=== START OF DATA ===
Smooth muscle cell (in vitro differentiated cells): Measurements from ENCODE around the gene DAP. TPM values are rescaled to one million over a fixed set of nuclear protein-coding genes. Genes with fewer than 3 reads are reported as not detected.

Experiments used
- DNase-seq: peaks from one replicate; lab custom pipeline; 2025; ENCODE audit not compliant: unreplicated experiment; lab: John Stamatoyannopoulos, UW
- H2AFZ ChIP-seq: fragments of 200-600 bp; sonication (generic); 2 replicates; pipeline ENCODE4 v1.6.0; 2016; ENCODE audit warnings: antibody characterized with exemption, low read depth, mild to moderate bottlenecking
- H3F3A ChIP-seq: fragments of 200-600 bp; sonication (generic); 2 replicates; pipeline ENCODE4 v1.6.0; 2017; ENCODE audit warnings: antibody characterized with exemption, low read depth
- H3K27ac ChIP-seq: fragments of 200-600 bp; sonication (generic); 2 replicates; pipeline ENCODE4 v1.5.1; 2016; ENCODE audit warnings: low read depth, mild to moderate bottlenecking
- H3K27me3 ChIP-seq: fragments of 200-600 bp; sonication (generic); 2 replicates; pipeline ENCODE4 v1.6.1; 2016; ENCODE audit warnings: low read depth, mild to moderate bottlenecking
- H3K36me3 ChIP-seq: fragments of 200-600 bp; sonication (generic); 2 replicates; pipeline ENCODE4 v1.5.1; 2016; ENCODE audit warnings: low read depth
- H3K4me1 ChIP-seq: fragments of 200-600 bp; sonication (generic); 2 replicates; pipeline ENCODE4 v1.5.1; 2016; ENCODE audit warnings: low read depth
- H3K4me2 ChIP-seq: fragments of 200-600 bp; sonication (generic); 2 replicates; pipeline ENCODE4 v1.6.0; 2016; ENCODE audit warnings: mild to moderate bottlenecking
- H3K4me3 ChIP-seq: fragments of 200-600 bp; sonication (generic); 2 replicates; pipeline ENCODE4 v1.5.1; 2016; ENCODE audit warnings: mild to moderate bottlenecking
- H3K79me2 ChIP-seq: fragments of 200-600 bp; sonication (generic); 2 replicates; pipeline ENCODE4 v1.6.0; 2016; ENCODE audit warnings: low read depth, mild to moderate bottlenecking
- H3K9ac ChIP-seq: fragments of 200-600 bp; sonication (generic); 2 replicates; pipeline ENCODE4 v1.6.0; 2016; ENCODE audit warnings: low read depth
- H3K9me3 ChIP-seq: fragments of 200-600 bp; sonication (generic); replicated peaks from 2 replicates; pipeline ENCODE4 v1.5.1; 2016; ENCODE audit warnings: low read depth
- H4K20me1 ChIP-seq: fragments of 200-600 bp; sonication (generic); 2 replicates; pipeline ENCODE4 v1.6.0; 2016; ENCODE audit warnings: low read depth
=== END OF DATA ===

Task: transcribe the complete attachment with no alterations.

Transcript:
Smooth muscle cell (in vitro differentiated cells): Measurements from ENCODE around the gene DAP. TPM values are rescaled to one million over a fixed set of nuclear protein-coding genes. Genes with fewer than 3 reads are reported as not detected.

Experiments used
- DNase-seq: peaks from one replicate; lab custom pipeline; 2025; ENCODE audit not compliant: unreplicated experiment; lab: John Stamatoyannopoulos, UW
- H2AFZ ChIP-seq: fragments of 200-600 bp; sonication (generic); 2 replicates; pipeline ENCODE4 v1.6.0; 2016; ENCODE audit warnings: antibody characterized with exemption, low read depth, mild to moderate bottlenecking
- H3F3A ChIP-seq: fragments of 200-600 bp; sonication (generic); 2 replicates; pipeline ENCODE4 v1.6.0; 2017; ENCODE audit warnings: antibody characterized with exemption, low read depth
- H3K27ac ChIP-seq: fragments of 200-600 bp; sonication (generic); 2 replicates; pipeline ENCODE4 v1.5.1; 2016; ENCODE audit warnings: low read depth, mild to moderate bottlenecking
- H3K27me3 ChIP-seq: fragments of 200-600 bp; sonication (generic); 2 replicates; pipeline ENCODE4 v1.6.1; 2016; ENCODE audit warnings: low read depth, mild to moderate bottlenecking
- H3K36me3 ChIP-seq: fragments of 200-600 bp; sonication (generic); 2 replicates; pipeline ENCODE4 v1.5.1; 2016; ENCODE audit warnings: low read depth
- H3K4me1 ChIP-seq: fragments of 200-600 bp; sonication (generic); 2 replicates; pipeline ENCODE4 v1.5.1; 2016; ENCODE audit warnings: low read depth
- H3K4me2 ChIP-seq: fragments of 200-600 bp; sonication (generic); 2 replicates; pipeline ENCODE4 v1.6.0; 2016; ENCODE audit warnings: mild to moderate bottlenecking
- H3K4me3 ChIP-seq: fragments of 200-600 bp; sonication (generic); 2 replicates; pipeline ENCODE4 v1.5.1; 2016; ENCODE audit warnings: mild to moderate bottlenecking
- H3K79me2 ChIP-seq: fragments of 200-600 bp; sonication (generic); 2 replicates; pipeline ENCODE4 v1.6.0; 2016; ENCODE audit warnings: low read depth, mild to moderate bottlenecking
- H3K9ac ChIP-seq: fragments of 200-600 bp; sonication (generic); 2 replicates; pipeline ENCODE4 v1.6.0; 2016; ENCODE audit warnings: low read depth
- H3K9me3 ChIP-seq: fragments of 200-600 bp; sonication (generic); replicated peaks from 2 replicates; pipeline ENCODE4 v1.5.1; 2016; ENCODE audit warnings: low read depth
- H4K20me1 ChIP-seq: fragments of 200-600 bp; sonication (generic); 2 replicates; pipeline ENCODE4 v1.6.0; 2016; ENCODE audit warnings: low read depth